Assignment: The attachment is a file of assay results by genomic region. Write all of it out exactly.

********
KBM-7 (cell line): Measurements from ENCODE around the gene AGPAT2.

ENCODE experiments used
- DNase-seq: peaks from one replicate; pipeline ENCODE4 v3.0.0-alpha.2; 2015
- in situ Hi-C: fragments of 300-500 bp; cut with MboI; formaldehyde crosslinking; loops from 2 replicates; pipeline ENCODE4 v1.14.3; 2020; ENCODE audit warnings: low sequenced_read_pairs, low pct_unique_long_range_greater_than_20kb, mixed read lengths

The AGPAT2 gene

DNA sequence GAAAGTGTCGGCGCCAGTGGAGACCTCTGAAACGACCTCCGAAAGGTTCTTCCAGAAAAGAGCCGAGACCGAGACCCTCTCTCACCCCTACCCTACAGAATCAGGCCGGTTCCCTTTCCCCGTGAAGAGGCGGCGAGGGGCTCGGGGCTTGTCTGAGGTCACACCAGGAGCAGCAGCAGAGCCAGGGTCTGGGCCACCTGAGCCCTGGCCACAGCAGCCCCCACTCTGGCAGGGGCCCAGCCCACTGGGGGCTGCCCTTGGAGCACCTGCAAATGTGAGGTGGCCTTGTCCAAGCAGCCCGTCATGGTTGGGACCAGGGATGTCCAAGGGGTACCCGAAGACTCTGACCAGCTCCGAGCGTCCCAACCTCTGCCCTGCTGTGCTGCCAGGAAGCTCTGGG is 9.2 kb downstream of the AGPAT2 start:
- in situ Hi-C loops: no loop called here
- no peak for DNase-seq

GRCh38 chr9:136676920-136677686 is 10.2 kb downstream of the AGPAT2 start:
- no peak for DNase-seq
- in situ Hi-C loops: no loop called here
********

KBM-7 (cell line): Measurements from ENCODE around the gene AGPAT2.

ENCODE experiments used
- DNase-seq: peaks from one replicate; pipeline ENCODE4 v3.0.0-alpha.2; 2015
- in situ Hi-C: fragments of 300-500 bp; cut with MboI; formaldehyde crosslinking; loops from 2 replicates; pipeline ENCODE4 v1.14.3; 2020; ENCODE audit warnings: low sequenced_read_pairs, low pct_unique_long_range_greater_than_20kb, mixed read lengths

The AGPAT2 gene

DNA sequence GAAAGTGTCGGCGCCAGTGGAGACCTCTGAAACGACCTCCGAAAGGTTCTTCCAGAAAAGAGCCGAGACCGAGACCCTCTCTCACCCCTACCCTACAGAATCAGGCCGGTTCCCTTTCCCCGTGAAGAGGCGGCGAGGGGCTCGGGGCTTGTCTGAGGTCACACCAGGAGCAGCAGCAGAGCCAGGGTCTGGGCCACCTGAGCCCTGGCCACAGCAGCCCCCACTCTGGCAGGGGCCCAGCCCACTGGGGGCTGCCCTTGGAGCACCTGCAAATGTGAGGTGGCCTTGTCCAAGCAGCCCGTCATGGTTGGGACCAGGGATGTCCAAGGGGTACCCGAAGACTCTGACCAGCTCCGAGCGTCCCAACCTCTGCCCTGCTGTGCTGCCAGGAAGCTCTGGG is 9.2 kb downstream of the AGPAT2 start:
- in situ Hi-C loops: no loop called here
- no peak for DNase-seq

GRCh38 chr9:136676920-136677686 is 10.2 kb downstream of the AGPAT2 start:
- no peak for DNase-seq
- in situ Hi-C loops: no loop called here